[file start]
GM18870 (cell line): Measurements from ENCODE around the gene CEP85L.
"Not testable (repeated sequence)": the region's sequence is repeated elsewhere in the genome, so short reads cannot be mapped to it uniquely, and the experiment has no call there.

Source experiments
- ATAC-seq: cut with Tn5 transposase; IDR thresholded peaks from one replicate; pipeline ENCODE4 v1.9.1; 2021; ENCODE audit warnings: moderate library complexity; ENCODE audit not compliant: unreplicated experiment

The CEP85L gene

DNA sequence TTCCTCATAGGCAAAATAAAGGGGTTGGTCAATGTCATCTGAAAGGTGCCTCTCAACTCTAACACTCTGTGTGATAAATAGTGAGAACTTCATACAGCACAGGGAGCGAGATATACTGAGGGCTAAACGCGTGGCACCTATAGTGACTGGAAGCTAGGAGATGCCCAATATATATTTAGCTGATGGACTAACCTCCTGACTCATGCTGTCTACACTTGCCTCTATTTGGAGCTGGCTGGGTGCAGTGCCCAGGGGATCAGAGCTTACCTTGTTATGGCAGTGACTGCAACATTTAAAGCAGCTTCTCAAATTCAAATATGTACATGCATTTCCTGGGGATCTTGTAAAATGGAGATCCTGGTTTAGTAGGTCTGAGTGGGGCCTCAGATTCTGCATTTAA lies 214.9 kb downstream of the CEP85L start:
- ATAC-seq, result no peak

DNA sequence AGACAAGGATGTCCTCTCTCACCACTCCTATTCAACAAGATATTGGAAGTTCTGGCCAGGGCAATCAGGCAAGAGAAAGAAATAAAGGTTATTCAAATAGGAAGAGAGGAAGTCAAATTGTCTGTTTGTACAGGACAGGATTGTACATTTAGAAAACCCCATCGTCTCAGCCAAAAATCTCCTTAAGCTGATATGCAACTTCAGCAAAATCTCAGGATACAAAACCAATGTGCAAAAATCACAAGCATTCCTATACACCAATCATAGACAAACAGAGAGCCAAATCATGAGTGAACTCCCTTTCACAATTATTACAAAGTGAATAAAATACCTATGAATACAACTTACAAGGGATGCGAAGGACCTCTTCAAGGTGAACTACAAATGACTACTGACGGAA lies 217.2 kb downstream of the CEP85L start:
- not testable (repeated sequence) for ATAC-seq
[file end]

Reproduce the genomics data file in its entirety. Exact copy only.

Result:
GM18870 (cell line): Measurements from ENCODE around the gene CEP85L.
"Not testable (repeated sequence)": the region's sequence is repeated elsewhere in the genome, so short reads cannot be mapped to it uniquely, and the experiment has no call there.

Source experiments
- ATAC-seq: cut with Tn5 transposase; IDR thresholded peaks from one replicate; pipeline ENCODE4 v1.9.1; 2021; ENCODE audit warnings: moderate library complexity; ENCODE audit not compliant: unreplicated experiment

The CEP85L gene

DNA sequence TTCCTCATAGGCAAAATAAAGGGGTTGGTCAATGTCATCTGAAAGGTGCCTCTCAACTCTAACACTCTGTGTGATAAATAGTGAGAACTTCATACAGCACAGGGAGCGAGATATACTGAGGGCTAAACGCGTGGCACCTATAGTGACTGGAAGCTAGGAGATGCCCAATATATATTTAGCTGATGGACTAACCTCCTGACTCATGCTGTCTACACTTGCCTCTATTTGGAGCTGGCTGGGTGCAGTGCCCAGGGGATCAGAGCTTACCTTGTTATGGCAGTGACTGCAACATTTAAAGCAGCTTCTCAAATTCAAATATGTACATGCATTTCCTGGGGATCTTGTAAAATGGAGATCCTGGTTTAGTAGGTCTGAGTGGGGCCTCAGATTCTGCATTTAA lies 214.9 kb downstream of the CEP85L start:
- ATAC-seq, result no peak

DNA sequence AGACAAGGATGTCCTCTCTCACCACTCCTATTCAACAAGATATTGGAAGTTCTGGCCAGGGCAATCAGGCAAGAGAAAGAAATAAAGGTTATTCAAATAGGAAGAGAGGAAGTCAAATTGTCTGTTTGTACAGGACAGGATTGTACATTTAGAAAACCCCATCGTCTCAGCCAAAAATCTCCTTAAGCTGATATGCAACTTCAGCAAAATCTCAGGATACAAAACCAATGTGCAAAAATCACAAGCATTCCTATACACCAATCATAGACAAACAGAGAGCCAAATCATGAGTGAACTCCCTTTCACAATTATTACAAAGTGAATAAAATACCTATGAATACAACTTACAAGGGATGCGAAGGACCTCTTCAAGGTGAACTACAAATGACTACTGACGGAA lies 217.2 kb downstream of the CEP85L start:
- not testable (repeated sequence) for ATAC-seq